MATOBO NATIONAL PARK is an excellent place to see both black and white rhino, do some hiking, and maybe see some leopard.
Not far from Matobo, the vast Great Zimbabwe ruins are the archeological highlight of southern Africa. And scattered here and there are some other bits.
Our final Zimbabwe destination was the remarkable Shona kingdom ruins known as Great Zimbabwe.
We'd begun our trip a month earlier in the granite hills of Matobo National Park.
In between we covered over 3000kms, on roads which were potholed, sandy, rocky, dirt, cratered, isolated, populated, spectacular.
Fortunately we had brought plenty of supplies from SA. Yes, that is an aisle full of baked beans. No, there were no others tinned vegies.
But the food served up at highway stops was usually pretty good. Surrey Pies outside Harare is an institution.
I found Zimbabwean people quite reluctant to be photographed.
This family selling food in Chinhoyi were quite keen though.
Chinhoyi roughly marked the half-way point of our trip, as we left the dry, bush game parks of the west, bound for the green hills of the east.
We broke up a two day drive here, staying in a hotel instead of a tent, and eating greasy Chicken Inn.
While I wouldn't detour to see it, the blue of the Blue Cave is other-worldy and the caves worth a stop.
We approached Great Zimbabwe by the southern back-road passing traditional villages via Lake Mutirikiwi (aka Kyle Dam).
Ancestors of the Shona peoples built here from the 11th to 15th centuries.
"dzimba" means house in Shona, and the word "zimbabwe" means either "stone houses" or "venerated houses".
20,000 people may have lived here, the wealthy kingdom trading gold with coastal merchants from as far as China.
Over 150 smaller "zimbabwe" sites scatter southern Africa. Great Zimbabwe would be packed with bus-hoppers if it were in Asia.
And the adjacent Zim Parks campground was all ours, as usual.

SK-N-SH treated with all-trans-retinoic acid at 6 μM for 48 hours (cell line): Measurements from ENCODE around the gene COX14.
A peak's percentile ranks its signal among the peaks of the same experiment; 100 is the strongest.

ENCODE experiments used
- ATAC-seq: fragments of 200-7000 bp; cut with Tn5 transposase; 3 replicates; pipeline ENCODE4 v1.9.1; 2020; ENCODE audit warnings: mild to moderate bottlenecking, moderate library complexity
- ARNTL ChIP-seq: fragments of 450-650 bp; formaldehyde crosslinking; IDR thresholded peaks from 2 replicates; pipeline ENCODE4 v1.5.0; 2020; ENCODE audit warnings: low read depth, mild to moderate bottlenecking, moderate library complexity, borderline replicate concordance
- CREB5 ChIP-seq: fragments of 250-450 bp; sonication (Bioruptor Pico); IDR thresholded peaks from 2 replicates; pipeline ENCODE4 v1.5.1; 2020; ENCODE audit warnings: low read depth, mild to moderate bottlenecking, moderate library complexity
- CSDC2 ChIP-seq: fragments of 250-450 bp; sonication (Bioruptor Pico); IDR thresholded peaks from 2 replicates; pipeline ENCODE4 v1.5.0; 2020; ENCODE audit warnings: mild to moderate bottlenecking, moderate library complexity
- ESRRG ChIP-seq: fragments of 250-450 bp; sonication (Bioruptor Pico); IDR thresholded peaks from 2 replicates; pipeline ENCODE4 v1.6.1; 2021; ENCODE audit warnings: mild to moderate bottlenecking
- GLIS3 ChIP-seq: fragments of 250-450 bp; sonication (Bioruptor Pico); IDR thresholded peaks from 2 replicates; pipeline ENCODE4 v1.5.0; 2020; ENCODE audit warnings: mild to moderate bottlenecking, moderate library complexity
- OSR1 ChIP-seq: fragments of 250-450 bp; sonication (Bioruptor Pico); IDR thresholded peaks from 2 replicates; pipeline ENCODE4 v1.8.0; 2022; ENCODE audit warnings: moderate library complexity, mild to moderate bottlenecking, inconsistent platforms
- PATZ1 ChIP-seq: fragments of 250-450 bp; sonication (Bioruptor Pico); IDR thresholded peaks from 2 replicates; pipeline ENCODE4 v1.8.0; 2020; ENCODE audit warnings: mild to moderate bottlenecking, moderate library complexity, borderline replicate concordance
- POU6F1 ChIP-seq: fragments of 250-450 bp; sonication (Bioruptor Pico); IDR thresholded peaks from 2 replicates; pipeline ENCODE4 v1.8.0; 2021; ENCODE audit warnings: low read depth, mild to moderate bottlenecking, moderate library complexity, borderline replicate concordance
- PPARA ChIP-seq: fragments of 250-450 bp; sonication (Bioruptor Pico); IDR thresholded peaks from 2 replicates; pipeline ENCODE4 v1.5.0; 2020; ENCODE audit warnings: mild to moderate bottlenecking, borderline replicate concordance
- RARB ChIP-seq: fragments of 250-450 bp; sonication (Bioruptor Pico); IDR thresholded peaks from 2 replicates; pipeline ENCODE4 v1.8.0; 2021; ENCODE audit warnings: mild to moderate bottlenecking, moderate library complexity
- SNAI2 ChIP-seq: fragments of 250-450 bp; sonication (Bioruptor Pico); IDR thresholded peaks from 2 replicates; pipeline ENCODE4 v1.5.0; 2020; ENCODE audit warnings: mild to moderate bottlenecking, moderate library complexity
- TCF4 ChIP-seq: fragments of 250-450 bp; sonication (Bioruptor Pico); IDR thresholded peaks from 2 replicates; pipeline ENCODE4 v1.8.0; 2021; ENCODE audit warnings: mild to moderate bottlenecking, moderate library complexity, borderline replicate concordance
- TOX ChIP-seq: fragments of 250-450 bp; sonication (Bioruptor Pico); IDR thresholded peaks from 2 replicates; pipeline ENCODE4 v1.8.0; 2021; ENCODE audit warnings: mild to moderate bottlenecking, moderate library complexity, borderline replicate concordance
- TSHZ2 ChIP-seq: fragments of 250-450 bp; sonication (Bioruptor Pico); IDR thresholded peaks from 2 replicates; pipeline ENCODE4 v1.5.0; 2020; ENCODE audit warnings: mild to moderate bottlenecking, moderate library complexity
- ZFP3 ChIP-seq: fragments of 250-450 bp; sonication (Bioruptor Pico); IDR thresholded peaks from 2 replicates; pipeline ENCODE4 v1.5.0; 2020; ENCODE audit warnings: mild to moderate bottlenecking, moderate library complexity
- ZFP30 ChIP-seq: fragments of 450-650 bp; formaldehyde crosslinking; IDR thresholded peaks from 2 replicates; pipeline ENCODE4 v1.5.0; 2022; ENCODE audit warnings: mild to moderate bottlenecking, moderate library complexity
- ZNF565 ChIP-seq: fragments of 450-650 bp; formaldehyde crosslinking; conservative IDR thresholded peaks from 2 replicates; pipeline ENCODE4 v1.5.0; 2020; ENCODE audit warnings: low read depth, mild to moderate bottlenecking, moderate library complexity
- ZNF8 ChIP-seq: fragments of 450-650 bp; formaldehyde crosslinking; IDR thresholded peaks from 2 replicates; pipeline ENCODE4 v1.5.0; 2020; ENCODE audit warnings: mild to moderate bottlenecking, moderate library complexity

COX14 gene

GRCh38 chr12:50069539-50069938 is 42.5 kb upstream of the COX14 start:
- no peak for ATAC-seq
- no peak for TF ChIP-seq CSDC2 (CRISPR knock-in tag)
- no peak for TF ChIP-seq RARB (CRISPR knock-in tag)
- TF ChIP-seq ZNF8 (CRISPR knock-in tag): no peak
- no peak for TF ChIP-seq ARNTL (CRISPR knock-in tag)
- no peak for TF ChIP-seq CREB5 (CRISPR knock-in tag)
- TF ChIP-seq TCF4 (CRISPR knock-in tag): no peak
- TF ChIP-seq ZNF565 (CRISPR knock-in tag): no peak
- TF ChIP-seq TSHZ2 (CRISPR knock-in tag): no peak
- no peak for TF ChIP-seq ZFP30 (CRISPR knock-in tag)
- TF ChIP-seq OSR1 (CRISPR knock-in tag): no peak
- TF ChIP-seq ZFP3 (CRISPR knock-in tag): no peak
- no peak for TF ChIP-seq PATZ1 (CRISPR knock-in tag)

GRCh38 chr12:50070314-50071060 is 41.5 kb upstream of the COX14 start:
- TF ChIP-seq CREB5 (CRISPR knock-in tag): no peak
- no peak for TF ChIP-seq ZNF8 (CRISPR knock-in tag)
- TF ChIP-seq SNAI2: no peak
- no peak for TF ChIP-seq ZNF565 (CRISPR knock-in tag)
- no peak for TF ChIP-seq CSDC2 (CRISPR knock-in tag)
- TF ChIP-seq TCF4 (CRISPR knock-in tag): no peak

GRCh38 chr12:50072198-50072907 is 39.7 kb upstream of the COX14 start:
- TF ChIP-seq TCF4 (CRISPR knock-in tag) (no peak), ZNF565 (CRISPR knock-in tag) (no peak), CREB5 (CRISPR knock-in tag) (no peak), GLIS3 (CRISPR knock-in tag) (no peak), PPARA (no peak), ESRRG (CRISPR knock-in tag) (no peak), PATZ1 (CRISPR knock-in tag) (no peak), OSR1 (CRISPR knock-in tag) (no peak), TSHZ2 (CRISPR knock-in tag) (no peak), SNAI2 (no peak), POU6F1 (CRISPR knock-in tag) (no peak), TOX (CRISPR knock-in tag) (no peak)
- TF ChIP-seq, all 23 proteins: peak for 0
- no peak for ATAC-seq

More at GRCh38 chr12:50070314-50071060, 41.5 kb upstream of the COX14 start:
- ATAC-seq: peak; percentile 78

Great Zimbabwe is just 4 hours from where we'd begun at Matobo National Park.
Despite being just 30km from Bulawayo, Zimbabwe's second city, Matobo is home to the highest concentration of leopard in Africa.
Apparently, the park "gets quite busy on the weekends". It didn't. We did see visitors. Perhaps 6.
Matobo has been inhabited for millenia. Cave and rock paintings can be seen a few kms from the central Maleme Camp.
There are some expansive views to be enjoyed uptop the hills too. And some godawful roads behind.
Another set of rock paintings are in the southern Togwana Dam area.
The hiking in this area is fantastic, too.
Mutsheleli Dam is a third alternative for camping, with similar settings and (lack of) facilities, but further from the game.
We made a second foray into the Whovi Wilderness Area on our final morning, yet to bag any big game ticks.
Guides, rangers and other tourists are great sources of game sightings. We asked a patrolling ranger what he had seen.
He jumped in our car, and soon spotted a black rhino, which we then spent an hour following on foot.
Not done yet, he took us in search of the larger white rhino, and soon we had two rangers leading us through the bush.
Unlike the black, white rhino are not aggressive, and our ranger friend had us running after them.
This was certainly one of our more memorable experiences in this unforgettable country.
Zimbabwe is not without its challenges, but the people will go out of their way to make it a trip worth making.